Finally, although I have never met either of these gentlemen, let me acknowledge two of my personal favorites when it comes to kayak and small boat design. I consider both of these guys to be true geniuses in every sense of the word. The first is, of course, Hobie Alter who revolutionized surfboard design back when I was growing up in Southern California, not far from his digs. Since we were both in high school about the same time in SoCal, I think we are both probably around the same age. Before Hobie came along, we surfing types were mainly body surfers, since there were no true ?surf? boards, nor any boogie boards, nor any boards of any type that were commercially made at that time. Now you might have seen one of the massive, hollow plywood paddleboards, or one of the true Hawaiian solid wood long boards from time to time off the SoCal Coast, but that was about it. The closest most folks could get to a ?board? back then was a large wet pillowcase inflated with wind, upon which you could get a pretty good ride (if you were lucky). But, we body surfers who disdained the pillowcase types, were ?allowed? to use a single swim fin to catch a wave by the surf culture at the time. If you had to use two fins, you were considered a wimp! Besides, when you lost your fins in the surf, it was much easier to find a single one, rather than both anyway!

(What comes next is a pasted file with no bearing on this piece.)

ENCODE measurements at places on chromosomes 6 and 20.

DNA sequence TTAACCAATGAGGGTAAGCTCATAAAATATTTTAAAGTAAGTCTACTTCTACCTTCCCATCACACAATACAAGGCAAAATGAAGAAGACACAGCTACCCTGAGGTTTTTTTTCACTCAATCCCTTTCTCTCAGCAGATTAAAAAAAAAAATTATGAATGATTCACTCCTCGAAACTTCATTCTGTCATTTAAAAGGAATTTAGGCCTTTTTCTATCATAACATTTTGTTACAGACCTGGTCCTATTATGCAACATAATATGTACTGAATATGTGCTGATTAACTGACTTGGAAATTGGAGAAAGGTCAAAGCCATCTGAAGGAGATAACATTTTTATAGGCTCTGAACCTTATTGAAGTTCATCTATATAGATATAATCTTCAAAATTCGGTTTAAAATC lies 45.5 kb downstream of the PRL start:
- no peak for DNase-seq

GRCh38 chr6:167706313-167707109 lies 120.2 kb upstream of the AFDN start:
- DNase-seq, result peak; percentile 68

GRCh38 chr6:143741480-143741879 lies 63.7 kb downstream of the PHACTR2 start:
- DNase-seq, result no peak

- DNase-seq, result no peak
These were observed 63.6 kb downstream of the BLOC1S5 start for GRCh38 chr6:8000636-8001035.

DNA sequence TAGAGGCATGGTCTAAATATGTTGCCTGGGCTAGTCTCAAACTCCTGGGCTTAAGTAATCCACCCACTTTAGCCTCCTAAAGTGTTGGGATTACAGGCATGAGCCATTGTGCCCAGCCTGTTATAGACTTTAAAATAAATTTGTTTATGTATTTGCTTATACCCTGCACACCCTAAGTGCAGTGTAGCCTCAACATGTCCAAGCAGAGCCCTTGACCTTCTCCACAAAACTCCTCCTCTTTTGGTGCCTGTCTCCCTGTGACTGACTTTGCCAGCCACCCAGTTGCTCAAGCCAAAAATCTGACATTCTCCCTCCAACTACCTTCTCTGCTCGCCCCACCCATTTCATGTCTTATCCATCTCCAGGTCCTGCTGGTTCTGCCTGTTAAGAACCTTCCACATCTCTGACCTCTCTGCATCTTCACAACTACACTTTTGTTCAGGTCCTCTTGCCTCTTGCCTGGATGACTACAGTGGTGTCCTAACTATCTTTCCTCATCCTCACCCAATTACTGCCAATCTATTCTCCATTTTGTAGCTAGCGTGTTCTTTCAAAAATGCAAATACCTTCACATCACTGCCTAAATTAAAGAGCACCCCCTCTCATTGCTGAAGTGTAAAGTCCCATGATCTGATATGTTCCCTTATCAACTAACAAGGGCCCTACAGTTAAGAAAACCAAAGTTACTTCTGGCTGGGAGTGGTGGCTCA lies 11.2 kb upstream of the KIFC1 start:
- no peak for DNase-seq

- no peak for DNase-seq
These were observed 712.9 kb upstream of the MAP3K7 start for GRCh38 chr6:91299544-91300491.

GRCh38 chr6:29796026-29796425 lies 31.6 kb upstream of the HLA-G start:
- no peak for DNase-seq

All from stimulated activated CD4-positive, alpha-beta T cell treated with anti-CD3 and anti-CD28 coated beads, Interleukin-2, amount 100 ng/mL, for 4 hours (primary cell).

Anyway, Hobie changed all that with his inventions and innovations, and coastal watercraft around the world have never been the same! The Hobie Cat catamaran is another good example of that. You can easily see today how Hobie revolutionized the surfing and sailing sports, just by going to almost any beach anywhere in the world where the fetch and weather conditions are sufficient to generate some surf and wind.
The second genius on my list is Greg Ketterman, Hobie's chief nautical architect and designer. Among his many accomplishments were the invention of the Mirage drive and the invention of the Hobie Tri-Foiler (a hydrofoil trimaran) that was a direct offshoot of the sailboat that he and Dan Ketterman designed that set the world speed record for sailboats (that still stands today) of 43.55 knots or 50.13 mph back in 1993! Check it out.
It was always amazing to me that Hobie could manufacture, and even produce a ?civilian? model of this boat for the consumer to buy. But it was extremely expensive, and I am sorry to report that Hobie finally had to cease production during the past year of this incredible sailboat. So everyone who had the bucks, and the foresight, and the place to store and race this rig, you had better hang on to it, since they are sure to become collector's items for years to come! Wish I could have taken a ride in one!
I guess you might have figured out by now that I happen to be a huge fan of the Hobie Company and Hobie products. But I make no apologies for that. Quality and genius are both characteristics that I admire greatly, so sue me! Thanks for the time and space to rant, and thanks Hobie and Greg!